We gathered in the green-room again with Meagan & Tracie, sharing our experiences of the day. By now my mind is filled with music, and I’m not sure how much sense I’m making. Tracie appeared with some champagne and Nathan joined us for another chat and a toast to the day.
At this point we learn some exciting news about the venues for the Composer Buffet Receptions (but I’m sworn to secrecy so no spoilers here…all I can say is…OMG…I can’t wait!!!!)
Finally we gather for some promo photos on the balcony overlooking Studio 1. By now I’m really no longer sure where I am. I recall asking a daft question about whether I need to take off my glasses as they have us lit up with studio lights and I’m worrying about reflections. We gather as a group, and then one by one with Nathan for photos.
As Nathan sprints off to prepare for the afternoon session things are slowly coming to a close.
We share one last goodbye (and a hug with Tracie & Meagan!) before signing out at reception and back out into the bustle of London. Myself and Thomas (one of the other backers) cross that infamous zebra-crossing and we chat as I wander up to St John’s Wood Tube station about the experience. I find myself wishing I’d booked a later train as he is in London much later than I am, but I have to make my way leaving a new friend behind in order to make my train from St Pancras.
And it’s then, on the escalator down into the tube station, alone for the first time that day that I finally break down. Not out of sadness but of the joy that I was able to be part of such an incredible day.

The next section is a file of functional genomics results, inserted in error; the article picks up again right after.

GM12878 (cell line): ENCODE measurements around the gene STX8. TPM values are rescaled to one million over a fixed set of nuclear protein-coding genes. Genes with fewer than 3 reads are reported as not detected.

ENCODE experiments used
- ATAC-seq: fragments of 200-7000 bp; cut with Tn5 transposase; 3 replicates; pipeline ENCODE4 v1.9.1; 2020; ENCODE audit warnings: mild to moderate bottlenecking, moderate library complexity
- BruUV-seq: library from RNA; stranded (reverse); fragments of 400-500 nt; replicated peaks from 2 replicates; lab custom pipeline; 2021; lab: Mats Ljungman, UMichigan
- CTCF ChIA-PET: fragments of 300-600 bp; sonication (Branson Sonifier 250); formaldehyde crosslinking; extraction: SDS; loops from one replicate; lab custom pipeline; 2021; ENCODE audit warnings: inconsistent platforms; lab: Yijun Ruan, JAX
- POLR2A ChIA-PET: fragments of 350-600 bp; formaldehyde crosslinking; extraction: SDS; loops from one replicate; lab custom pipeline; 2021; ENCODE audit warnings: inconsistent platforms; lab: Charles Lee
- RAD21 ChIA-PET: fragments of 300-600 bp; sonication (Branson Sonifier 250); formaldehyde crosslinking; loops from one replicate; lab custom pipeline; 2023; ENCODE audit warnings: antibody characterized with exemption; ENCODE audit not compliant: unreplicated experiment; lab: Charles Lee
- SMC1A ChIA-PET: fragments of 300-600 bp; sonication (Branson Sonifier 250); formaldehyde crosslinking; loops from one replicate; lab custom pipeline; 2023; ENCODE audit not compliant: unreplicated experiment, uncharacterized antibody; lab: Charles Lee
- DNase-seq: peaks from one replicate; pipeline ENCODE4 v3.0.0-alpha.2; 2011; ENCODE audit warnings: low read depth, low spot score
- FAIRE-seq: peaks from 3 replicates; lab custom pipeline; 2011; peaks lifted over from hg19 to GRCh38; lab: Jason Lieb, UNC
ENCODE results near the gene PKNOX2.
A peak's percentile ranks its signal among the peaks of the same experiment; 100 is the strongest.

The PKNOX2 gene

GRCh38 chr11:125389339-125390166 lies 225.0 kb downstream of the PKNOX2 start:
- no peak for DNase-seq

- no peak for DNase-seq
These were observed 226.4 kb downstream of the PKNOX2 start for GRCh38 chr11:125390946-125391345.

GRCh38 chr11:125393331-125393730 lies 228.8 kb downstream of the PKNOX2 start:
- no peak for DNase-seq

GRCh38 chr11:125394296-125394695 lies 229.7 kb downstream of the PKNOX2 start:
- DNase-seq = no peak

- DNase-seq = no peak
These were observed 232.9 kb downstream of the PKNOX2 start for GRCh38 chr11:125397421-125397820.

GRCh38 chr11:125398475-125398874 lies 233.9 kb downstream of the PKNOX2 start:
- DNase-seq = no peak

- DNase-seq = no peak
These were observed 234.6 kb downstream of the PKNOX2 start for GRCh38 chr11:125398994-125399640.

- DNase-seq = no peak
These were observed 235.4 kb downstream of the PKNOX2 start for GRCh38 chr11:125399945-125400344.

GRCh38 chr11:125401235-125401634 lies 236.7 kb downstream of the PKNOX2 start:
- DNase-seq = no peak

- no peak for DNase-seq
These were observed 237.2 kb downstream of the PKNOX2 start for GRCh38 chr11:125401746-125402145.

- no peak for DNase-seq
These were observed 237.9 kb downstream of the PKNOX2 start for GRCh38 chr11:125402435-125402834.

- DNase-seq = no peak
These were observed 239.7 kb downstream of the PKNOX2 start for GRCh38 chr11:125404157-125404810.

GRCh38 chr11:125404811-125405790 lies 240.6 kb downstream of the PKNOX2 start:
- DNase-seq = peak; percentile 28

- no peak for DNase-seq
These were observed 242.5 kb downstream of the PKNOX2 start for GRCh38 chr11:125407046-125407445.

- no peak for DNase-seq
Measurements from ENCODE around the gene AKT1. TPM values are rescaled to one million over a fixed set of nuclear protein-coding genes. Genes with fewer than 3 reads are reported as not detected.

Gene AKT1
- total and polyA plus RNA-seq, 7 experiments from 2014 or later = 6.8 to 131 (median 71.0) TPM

Tomb Raider and its music make up a significant part of the sounds of my childhood. It means something to me far beyond anything I can adequately write about here. These were games we played as a family and looking back on those and hearing these themes takes me back to those parts of my life.
Nathan’s music is as much a star as any of the speaking parts, locations, characters or creatures in those games. It brought colour, life, suspense, wonder, excitement and fear to them. Hearing them, paints spaces and transports me to places across the globe and even a few not of this world! Nathan’s music makes them come alive.
For me, that’s always been the power of Nathan’s original Tomb Raider scores, and why I still love this music so much to this day.
Hopefully this gives you some insight into what the day was like. I’d personally like to thank everyone involved at Abbey Road for such an incredible experience and a massive thanks and hugs to Tracie & Meagan for looking after us and making it such a magical day.
To the Royal Philharmonic Orchestra, Metro Voices Choir and the conductor Robert Ziegler, enormous respect and appreciation. You took me on an emotional roller coaster by playing with such outstanding expression and perfection.
A big thank you to my fellow ‘backers’, for all being so kind and sharing your stories, keep in touch!
Finally an astronomical thanks to Nathan for driving this whole thing forward and making the album such a community led project. I know personally for me it means a lot that ‘we’ the fans have been able to help make this a reality. Ever since the concert was originally announced this is something that’s captured our imagination and passions. I cannot thank you enough for the time and kindness you’ve shown us that day. It was clear to all of us how much this means to you as well, and I’m so glad it’s become a reality!
Here’s to your sound, your music and your vision!
They are ‘Precious Moments’ indeed.

Little Grey Laras